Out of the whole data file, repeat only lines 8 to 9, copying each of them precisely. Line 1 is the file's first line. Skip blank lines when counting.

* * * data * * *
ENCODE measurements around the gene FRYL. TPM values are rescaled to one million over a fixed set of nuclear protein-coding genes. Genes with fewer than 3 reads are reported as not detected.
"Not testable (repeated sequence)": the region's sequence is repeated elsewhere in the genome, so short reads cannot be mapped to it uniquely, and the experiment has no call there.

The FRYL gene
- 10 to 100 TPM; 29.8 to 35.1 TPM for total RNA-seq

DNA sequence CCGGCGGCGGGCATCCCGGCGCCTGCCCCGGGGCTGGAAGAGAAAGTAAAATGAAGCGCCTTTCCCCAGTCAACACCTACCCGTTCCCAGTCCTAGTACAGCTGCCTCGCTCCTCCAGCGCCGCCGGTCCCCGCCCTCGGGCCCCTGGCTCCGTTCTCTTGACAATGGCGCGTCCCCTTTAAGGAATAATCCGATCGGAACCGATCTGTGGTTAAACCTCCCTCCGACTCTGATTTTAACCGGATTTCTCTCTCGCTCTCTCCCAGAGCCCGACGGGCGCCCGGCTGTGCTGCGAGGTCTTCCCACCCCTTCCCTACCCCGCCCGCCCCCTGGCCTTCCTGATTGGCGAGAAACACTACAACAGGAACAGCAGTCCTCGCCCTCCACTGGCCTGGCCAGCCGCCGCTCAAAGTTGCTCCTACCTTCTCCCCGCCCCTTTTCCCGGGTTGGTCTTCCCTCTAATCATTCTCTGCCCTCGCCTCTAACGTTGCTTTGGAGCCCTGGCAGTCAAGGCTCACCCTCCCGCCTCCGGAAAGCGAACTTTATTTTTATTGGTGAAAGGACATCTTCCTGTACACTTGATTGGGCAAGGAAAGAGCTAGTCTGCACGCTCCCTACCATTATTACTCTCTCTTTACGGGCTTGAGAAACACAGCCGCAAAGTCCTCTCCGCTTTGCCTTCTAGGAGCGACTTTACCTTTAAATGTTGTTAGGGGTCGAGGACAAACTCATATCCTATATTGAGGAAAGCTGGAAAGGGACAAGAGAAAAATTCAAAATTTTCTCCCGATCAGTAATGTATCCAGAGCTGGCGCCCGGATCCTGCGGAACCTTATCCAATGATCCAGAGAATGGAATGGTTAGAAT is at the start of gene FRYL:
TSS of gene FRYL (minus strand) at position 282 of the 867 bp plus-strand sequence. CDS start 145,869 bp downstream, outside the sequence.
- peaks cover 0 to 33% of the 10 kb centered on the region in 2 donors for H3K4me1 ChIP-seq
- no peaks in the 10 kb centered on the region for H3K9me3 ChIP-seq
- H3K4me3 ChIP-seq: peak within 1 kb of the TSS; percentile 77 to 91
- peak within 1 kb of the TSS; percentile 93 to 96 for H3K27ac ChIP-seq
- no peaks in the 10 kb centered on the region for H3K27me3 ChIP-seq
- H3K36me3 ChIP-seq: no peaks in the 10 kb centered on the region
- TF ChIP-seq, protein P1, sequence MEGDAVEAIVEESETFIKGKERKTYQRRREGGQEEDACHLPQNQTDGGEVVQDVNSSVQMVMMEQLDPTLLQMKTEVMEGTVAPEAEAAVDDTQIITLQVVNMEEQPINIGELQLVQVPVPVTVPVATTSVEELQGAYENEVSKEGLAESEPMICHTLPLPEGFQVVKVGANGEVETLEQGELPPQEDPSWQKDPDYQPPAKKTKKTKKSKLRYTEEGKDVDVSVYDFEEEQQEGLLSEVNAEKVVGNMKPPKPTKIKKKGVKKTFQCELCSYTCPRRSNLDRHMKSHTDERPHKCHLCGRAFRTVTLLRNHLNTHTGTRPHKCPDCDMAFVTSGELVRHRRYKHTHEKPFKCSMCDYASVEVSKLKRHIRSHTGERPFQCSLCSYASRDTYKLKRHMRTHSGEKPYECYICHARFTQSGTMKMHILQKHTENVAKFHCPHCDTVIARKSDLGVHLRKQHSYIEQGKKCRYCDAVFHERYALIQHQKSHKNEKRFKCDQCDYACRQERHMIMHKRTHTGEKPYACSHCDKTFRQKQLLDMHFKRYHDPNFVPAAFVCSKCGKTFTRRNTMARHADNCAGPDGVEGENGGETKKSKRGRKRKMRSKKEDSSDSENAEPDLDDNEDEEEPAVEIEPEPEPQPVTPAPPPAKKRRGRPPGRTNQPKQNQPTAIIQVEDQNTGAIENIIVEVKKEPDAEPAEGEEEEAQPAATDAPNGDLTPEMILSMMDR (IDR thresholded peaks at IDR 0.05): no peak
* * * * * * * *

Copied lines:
- no peaks in the 10 kb centered on the region for H3K9me3 ChIP-seq
- H3K4me3 ChIP-seq: peak within 1 kb of the TSS; percentile 77 to 91